When to move on to new learning: meta-cognition’s role on updating with incorporation

UNCG Author/Contributor (non-UNCG co-authors, if there are any, appear on document)
Wyatt G. Smith (Creator)
The University of North Carolina at Greensboro (UNCG )
Web Site: http://library.uncg.edu/
Peter Delaney

Abstract: Updating with incorporation occurs when people learn previously unstudied (newer) information with the intention of adding it to a body of previously studied (older) information. Testing information usually leads to better recall later, even when exposure time is matched equally with the restudy group. However, in a specific paradigm which has participants review older information immediately before learning newer information, testing produces costs - poorer recall of the newer items - which outweigh the benefits - better recall of the older items. I propose that in this paradigm, testing the older information just before learning the newer information influences meta-cognitions and can encourage rehearsing older information at the cost of studying newer information. While my manipulations were successful, I did not find that increasing confidence about older learned information by manipulating test difficulty (Experiment 1 and 3) or word fluency (Experiment 2) diminished the costs and benefits. The costs and benefits are influenced by more than just participants’ confidence. Post hoc evidence suggests participants only need moderate confidence while restudying older information to move on to studying newer information. Failure to replicate the costs and benefits with unassociated items hints at the importance of word association in producing this pattern of results.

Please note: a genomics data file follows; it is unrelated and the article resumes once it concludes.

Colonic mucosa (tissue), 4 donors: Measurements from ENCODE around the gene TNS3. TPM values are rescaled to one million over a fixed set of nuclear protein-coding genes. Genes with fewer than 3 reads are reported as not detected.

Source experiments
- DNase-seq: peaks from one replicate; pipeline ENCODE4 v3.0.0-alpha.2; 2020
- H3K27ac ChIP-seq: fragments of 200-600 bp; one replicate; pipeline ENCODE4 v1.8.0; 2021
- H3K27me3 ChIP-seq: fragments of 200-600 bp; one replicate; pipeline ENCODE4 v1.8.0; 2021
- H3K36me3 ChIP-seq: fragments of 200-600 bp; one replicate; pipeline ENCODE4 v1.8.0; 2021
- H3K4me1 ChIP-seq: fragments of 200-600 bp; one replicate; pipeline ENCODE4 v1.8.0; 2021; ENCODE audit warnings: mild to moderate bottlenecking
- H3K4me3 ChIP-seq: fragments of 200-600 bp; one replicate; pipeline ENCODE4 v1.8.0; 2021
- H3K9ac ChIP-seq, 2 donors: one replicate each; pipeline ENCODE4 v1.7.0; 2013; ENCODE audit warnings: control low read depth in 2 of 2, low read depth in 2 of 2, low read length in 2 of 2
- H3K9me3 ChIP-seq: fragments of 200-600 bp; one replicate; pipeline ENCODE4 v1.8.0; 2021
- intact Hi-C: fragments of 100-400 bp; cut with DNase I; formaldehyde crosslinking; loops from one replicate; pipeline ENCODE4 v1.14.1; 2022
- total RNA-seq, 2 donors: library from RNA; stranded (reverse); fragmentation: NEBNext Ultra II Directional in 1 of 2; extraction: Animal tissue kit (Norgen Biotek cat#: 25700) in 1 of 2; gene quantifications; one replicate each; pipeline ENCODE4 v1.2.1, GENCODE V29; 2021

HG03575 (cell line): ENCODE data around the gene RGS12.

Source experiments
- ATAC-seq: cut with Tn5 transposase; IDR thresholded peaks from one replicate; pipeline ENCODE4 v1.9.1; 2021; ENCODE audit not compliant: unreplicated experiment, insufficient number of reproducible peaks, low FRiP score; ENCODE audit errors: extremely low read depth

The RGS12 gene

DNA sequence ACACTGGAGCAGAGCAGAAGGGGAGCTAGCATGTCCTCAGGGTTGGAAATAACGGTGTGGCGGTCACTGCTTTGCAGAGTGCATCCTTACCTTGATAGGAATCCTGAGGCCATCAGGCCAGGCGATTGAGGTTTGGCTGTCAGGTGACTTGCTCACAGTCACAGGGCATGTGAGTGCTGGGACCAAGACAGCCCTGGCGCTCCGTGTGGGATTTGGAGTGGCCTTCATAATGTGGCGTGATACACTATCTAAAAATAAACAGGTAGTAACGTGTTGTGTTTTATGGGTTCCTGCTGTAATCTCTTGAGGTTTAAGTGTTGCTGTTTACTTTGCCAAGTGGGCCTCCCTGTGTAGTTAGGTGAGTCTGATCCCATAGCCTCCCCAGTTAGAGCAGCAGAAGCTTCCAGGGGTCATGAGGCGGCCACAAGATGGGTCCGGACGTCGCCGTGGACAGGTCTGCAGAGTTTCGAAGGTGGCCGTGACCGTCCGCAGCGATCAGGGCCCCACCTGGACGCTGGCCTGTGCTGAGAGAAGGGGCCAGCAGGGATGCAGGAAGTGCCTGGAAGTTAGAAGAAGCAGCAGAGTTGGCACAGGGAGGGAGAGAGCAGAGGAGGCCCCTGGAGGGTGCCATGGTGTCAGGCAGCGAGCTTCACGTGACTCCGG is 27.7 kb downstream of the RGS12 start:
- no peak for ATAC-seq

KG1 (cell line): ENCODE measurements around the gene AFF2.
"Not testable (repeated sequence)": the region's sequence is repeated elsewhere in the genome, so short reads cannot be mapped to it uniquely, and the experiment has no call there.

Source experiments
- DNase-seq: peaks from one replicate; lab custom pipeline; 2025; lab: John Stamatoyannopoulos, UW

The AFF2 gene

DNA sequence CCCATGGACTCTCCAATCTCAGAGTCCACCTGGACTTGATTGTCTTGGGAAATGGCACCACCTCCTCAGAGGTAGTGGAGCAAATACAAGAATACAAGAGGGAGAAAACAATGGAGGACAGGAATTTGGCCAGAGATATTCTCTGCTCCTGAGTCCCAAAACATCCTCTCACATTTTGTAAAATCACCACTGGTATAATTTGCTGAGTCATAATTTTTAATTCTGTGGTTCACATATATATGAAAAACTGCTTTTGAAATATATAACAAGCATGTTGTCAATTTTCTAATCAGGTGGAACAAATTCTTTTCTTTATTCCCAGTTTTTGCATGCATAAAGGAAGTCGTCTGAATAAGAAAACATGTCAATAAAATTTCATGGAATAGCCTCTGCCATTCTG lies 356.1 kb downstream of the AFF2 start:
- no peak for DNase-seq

Additional Information

Language: English
Date: 2019
Incorporation, Memory, Meta-cognitions, Testing, Updating, Word association
Association tests
Memory $x Testing
Learning, Psychology of

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